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Trulia, Other/Just Looking in San Francisco, CA

Which costs are potentially negotiable in closing costs

Asked by Trulia, San Francisco, CA Sat Mar 3, 2012

Are there negotiable and non-negotiable closing costs?

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Ian Biggs’ answer
Most of the closing costs for a home purchase are not negotiable. The appraisal fee, escrow fee, etc. are set fees that need to get paid. What IS negotiable, however, is who pays for the closing costs. It is common place nowadays to ask the seller pay for some or all of a buyer's closing costs.
That being said, some lenders will negotiate with you on the origination fee (largest part of closing costs; typically 1% of the loan amount), but a smaller origination fee = higher interest rate.
1 vote Thank Flag Link Mon Mar 5, 2012
"Closing Costs" is a general term that lumps several fees into a bundle to describe the cost to buy or sell a home. A Good Faith Estimate would itemize each of the fees for the buyer.
Typical among the costs are Title, Escrow, Loan Origination, Recording, Appraisal, Wire Transfer, Credit Report, Flood Certification, Underwriting or Lender Acquisition Fee. The majority of these costs are dependent on the companies that provide them.
Title Company A will set their charges different for the same loan amount than Title Company B. You can shop these, and usually by combining Title & Escrow reduce the total a bit, but I've not seen them "negotiate" their structured fees.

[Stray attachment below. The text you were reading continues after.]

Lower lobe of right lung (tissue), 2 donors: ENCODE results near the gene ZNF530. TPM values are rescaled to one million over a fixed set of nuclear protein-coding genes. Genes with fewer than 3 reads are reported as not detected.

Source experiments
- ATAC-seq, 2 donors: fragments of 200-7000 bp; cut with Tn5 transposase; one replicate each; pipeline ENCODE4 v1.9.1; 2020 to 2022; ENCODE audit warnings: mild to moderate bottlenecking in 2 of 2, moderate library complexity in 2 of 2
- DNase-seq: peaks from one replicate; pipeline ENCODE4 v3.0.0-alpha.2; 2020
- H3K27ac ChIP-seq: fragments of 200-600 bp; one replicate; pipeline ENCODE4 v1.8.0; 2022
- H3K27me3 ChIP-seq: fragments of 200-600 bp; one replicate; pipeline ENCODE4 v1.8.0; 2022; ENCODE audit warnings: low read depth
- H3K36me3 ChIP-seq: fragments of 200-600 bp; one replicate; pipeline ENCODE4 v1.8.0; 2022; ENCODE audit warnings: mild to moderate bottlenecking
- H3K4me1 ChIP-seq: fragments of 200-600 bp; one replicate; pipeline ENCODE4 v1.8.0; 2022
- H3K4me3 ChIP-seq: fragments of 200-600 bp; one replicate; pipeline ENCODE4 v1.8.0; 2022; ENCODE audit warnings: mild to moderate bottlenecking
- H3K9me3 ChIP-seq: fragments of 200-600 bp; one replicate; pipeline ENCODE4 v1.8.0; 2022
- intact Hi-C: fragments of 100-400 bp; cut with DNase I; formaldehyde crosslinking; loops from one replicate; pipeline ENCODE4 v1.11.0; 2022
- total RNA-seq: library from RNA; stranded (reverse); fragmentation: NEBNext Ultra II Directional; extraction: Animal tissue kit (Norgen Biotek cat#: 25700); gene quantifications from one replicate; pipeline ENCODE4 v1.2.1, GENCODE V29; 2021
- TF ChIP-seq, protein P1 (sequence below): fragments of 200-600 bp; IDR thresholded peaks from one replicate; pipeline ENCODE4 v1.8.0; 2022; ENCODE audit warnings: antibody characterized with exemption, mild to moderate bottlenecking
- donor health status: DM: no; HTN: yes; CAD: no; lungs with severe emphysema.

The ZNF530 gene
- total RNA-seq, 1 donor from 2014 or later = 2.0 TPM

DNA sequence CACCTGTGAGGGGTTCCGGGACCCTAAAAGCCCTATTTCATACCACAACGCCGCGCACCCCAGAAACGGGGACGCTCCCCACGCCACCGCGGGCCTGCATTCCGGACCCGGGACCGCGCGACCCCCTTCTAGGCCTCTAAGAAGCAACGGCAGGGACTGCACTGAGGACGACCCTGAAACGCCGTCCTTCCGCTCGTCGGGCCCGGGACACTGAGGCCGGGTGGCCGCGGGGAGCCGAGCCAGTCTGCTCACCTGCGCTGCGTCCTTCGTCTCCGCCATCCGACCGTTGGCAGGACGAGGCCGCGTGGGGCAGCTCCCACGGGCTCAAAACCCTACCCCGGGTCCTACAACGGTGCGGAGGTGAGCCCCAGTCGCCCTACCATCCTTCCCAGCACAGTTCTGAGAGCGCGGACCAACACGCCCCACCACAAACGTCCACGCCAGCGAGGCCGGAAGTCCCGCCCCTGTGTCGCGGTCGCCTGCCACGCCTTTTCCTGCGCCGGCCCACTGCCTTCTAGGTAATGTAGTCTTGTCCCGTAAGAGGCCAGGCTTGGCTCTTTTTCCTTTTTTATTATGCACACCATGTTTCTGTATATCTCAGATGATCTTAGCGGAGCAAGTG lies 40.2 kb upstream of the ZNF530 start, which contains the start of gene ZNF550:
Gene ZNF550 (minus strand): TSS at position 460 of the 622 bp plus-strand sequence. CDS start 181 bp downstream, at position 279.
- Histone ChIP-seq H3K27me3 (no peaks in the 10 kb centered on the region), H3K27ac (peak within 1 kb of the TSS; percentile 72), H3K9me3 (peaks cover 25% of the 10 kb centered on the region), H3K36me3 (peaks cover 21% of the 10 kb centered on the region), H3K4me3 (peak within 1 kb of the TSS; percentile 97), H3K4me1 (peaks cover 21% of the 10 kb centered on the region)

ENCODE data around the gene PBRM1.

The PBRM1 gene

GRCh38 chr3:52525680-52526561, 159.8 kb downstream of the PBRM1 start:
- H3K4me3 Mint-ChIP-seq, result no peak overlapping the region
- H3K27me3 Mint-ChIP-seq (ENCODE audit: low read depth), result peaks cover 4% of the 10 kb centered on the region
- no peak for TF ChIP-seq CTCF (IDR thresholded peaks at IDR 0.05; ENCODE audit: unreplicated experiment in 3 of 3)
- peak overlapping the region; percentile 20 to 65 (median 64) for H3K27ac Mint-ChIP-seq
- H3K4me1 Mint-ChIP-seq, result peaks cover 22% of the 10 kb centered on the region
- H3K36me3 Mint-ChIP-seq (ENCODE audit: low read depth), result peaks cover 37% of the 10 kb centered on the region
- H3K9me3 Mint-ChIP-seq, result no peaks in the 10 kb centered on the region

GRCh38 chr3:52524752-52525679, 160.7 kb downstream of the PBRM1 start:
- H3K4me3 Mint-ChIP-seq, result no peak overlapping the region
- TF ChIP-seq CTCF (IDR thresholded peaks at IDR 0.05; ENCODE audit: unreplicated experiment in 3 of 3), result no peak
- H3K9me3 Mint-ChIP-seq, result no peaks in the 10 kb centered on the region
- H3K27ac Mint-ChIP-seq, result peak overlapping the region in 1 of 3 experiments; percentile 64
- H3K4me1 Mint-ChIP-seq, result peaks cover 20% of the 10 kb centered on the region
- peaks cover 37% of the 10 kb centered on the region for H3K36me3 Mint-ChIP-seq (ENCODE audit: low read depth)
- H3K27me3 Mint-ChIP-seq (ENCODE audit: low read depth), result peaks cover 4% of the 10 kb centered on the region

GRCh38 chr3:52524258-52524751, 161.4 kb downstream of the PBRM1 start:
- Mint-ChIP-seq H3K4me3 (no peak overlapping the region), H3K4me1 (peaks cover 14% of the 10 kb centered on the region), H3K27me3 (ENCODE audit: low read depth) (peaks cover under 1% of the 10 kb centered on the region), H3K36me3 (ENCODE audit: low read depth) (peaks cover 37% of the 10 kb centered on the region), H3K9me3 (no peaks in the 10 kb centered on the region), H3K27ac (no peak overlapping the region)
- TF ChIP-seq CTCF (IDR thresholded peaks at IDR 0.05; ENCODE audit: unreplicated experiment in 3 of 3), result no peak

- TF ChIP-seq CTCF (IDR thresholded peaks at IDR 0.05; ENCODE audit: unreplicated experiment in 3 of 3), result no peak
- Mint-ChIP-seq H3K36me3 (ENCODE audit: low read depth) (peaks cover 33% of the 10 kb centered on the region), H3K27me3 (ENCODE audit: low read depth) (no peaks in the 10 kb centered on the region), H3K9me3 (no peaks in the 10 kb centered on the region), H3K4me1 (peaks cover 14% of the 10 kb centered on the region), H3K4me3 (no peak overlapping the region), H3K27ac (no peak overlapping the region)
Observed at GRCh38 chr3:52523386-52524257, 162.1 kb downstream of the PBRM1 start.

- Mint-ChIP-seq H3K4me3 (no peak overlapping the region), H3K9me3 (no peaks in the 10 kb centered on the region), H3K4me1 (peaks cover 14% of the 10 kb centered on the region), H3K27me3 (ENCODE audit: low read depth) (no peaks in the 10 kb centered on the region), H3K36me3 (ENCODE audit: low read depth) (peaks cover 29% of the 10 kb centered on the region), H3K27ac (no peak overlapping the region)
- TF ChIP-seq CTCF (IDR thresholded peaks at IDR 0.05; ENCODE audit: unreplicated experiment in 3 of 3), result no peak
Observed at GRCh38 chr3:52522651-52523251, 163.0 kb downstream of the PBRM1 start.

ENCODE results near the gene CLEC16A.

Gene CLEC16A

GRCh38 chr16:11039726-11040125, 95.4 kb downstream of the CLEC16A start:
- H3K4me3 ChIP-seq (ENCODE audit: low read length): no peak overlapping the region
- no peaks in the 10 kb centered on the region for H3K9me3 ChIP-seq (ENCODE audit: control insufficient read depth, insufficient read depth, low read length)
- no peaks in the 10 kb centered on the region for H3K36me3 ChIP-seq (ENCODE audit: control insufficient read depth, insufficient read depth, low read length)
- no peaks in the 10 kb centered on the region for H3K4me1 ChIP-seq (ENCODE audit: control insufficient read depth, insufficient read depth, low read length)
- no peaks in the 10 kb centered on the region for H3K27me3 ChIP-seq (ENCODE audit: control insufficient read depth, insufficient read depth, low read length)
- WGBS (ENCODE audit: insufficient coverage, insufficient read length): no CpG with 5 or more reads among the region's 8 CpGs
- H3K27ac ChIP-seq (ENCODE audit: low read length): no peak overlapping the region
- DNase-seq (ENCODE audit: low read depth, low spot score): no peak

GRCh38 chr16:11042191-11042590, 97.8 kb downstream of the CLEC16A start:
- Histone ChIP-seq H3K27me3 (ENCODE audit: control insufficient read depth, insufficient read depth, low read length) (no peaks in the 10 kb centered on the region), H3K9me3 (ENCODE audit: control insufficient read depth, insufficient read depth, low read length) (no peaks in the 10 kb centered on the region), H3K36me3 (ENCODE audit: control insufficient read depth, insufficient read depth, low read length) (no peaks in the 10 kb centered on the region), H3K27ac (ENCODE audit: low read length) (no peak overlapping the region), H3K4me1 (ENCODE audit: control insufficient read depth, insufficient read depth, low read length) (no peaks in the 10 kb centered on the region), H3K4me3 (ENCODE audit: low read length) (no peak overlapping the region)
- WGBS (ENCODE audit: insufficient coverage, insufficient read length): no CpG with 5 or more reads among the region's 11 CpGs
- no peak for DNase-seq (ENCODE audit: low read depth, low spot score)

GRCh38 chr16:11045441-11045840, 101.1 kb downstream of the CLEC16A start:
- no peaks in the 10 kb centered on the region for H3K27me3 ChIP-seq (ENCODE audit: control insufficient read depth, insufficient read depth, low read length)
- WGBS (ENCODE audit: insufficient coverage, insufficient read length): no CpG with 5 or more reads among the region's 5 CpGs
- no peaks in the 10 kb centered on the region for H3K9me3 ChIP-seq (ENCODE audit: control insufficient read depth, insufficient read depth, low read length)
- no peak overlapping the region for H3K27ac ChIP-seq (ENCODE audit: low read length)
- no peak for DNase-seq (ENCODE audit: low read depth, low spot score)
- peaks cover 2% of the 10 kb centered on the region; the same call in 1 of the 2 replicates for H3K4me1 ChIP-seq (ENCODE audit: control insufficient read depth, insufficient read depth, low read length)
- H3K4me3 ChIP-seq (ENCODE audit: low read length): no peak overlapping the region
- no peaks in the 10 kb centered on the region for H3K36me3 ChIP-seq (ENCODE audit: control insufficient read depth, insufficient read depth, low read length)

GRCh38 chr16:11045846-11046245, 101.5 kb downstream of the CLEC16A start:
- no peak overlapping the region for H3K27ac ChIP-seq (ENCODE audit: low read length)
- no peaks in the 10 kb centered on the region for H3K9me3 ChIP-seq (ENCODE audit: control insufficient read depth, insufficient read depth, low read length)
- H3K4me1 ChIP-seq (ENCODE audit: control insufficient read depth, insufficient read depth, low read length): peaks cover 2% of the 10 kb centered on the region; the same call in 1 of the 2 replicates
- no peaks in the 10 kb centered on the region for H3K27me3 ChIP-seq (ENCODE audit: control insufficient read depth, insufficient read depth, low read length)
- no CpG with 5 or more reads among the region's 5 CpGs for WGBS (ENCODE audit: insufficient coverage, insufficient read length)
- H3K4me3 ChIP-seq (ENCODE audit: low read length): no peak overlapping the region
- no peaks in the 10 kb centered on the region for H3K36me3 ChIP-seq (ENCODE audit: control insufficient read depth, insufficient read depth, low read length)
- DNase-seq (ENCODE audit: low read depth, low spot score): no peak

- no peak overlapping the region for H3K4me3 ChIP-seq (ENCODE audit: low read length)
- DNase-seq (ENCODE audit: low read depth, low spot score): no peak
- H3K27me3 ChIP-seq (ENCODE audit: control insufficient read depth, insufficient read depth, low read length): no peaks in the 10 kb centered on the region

Lender Origination is up to the loan officer and may be negotiable. The loan originator will be paid a fee either from the borrower or the providing lender's rebate that comes from delivering a slightly higher rate. Most of the other third party fees are fairly common and set by the company’s involved.
Pre-Paids, which are in addition to closing costs, are non-negotiable for the most part. These fees include your first year of Home Owners Insurance, setting up your property tax and insurance escrow accounts with 2-6 months of payments and the daily interest from when you close until the end of the month.
1 vote Thank Flag Link Sat Mar 3, 2012
Up to the limit your lender will allow. Your lender will have a dollar cap on the total credit you can receive from the seller. Often the seller can buy all of the buyer's closing costs, but you do it in lump sum. You don't "negotiate" each cost...you ask for a credit to pay the total costs. You need to know that $ amount and not simply say "all". And you need to know that your lender will allow that $ amount. Usually they will allow up to 3%...but no more than the actual costs.
1 vote Thank Flag Link Sat Mar 3, 2012
I could repeat what others have already said & more, but, bottom line, is the question is too vague to answer fully. I am both a loan officer & a real estate broker & the answers are not so simple.
0 votes Thank Flag Link Sat Mar 3, 2012
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